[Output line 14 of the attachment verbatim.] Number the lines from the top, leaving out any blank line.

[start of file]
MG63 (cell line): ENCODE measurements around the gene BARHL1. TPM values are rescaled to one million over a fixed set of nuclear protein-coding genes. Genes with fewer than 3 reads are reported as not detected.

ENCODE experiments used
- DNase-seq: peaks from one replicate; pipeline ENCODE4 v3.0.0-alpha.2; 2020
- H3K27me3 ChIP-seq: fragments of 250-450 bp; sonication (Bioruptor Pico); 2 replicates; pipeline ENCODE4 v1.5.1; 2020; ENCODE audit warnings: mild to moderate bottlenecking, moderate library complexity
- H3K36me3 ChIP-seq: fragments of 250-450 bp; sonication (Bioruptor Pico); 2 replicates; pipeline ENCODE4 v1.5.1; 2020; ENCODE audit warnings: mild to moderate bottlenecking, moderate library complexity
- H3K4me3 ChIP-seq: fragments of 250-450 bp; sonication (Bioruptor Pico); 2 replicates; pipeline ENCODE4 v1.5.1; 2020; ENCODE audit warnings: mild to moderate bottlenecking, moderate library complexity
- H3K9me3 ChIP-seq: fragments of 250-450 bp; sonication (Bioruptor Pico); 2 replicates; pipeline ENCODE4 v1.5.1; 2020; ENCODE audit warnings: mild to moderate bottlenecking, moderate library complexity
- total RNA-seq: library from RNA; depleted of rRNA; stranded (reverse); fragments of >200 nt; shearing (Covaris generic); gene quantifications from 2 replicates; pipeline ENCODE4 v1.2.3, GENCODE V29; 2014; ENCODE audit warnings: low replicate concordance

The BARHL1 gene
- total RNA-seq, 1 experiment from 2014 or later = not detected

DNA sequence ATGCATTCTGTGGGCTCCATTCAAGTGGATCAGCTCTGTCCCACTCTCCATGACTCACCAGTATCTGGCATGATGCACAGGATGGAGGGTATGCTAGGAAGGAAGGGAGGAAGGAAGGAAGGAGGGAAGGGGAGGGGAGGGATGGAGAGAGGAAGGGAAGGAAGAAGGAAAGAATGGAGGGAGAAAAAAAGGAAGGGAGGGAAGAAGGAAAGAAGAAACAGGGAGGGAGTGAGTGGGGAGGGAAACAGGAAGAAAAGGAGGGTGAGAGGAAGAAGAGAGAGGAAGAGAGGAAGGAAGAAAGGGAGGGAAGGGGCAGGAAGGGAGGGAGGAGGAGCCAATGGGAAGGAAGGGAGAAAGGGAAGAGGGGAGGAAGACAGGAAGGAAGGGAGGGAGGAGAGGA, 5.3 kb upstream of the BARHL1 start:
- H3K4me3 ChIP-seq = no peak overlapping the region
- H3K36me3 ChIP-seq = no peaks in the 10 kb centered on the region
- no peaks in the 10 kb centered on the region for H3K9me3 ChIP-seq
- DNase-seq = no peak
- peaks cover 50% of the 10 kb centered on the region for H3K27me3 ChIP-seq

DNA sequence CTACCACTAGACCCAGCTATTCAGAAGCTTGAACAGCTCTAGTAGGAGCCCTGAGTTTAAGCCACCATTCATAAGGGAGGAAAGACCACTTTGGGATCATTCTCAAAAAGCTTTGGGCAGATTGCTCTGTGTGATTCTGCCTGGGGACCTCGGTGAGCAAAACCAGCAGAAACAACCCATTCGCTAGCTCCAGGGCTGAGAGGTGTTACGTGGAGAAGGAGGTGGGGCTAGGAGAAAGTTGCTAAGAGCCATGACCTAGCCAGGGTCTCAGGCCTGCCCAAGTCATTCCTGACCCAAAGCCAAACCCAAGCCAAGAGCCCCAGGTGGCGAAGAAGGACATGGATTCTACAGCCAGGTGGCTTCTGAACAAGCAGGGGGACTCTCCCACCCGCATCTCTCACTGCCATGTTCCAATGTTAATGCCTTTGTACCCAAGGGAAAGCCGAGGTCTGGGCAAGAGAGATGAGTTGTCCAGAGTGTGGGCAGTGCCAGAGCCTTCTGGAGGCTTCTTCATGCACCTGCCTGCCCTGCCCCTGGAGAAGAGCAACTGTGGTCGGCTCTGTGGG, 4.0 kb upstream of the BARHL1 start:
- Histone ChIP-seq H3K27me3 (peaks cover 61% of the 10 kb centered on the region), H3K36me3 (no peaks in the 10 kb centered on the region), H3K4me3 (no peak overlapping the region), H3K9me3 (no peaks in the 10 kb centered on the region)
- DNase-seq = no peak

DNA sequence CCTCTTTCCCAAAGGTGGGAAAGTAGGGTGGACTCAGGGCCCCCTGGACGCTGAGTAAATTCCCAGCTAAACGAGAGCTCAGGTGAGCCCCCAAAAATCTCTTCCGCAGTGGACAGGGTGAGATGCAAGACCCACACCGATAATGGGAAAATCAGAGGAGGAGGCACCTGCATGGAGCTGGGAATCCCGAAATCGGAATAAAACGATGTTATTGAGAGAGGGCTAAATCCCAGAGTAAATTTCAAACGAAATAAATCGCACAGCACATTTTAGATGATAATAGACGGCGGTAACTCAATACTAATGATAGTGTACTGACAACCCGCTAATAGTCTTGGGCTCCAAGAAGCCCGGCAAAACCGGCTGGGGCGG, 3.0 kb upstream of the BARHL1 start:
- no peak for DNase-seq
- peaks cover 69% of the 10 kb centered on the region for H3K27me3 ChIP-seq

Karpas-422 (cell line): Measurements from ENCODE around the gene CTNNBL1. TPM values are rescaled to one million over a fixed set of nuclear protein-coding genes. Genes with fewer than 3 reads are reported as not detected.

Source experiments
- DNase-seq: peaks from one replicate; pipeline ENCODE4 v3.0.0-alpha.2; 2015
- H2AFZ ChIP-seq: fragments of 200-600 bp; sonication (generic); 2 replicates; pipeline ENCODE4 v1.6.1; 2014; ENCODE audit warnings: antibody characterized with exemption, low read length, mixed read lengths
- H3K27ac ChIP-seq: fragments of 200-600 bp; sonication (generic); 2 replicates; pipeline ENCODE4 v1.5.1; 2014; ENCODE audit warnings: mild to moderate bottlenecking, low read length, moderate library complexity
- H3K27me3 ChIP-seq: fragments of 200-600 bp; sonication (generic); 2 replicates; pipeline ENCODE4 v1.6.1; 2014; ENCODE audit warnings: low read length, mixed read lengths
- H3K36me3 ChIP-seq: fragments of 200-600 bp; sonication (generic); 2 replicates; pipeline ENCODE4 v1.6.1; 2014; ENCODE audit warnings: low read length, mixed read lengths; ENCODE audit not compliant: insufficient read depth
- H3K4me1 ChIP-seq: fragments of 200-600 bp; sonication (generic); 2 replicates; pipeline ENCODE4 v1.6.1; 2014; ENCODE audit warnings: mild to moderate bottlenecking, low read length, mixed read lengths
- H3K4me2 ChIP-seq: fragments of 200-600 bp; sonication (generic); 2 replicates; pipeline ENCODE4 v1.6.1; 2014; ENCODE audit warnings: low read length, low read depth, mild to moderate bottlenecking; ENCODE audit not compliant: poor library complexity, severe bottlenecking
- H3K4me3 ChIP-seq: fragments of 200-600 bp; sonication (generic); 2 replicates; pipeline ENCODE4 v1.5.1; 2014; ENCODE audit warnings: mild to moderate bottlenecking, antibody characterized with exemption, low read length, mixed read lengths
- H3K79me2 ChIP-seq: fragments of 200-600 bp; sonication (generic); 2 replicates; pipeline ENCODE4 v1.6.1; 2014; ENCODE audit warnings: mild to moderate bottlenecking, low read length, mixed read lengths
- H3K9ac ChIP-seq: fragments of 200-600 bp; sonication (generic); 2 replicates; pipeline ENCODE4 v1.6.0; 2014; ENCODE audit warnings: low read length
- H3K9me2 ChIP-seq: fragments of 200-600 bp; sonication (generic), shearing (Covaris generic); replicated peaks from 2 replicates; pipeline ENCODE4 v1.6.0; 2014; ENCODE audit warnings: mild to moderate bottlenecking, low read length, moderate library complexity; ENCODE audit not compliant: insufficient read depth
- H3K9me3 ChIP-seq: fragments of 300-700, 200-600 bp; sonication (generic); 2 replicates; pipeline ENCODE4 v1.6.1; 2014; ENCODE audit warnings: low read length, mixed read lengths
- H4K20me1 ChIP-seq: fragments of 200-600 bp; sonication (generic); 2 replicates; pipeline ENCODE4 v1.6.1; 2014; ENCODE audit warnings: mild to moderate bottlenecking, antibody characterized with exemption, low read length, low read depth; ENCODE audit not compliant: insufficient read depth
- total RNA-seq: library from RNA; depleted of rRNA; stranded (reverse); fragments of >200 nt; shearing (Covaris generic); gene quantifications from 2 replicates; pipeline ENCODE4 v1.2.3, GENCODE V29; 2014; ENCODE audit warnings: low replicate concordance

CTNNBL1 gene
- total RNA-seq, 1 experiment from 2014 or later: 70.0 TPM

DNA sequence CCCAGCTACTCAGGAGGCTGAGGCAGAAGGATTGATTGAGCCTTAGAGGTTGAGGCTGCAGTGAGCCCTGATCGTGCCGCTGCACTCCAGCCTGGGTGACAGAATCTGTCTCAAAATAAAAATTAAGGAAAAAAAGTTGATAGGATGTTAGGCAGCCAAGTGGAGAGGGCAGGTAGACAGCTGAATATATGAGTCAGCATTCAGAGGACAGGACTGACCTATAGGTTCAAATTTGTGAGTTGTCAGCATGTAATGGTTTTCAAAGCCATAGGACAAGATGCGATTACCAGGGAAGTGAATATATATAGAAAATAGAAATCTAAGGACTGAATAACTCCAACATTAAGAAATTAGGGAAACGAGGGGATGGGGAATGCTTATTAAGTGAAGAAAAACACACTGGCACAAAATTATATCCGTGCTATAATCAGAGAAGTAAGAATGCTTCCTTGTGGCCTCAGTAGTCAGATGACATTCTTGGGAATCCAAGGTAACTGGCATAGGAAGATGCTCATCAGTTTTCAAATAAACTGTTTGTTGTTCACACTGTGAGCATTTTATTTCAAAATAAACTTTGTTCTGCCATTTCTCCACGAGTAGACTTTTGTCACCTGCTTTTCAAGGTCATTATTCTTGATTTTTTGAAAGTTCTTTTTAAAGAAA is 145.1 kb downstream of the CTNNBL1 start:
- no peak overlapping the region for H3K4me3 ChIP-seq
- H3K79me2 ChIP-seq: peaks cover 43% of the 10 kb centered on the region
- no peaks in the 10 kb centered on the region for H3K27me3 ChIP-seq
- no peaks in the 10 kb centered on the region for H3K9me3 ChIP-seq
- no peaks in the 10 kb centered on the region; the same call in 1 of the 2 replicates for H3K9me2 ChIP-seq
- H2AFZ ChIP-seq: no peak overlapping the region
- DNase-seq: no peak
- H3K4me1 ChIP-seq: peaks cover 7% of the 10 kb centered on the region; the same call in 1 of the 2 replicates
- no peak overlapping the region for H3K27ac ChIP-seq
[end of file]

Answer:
- no peaks in the 10 kb centered on the region for H3K9me3 ChIP-seq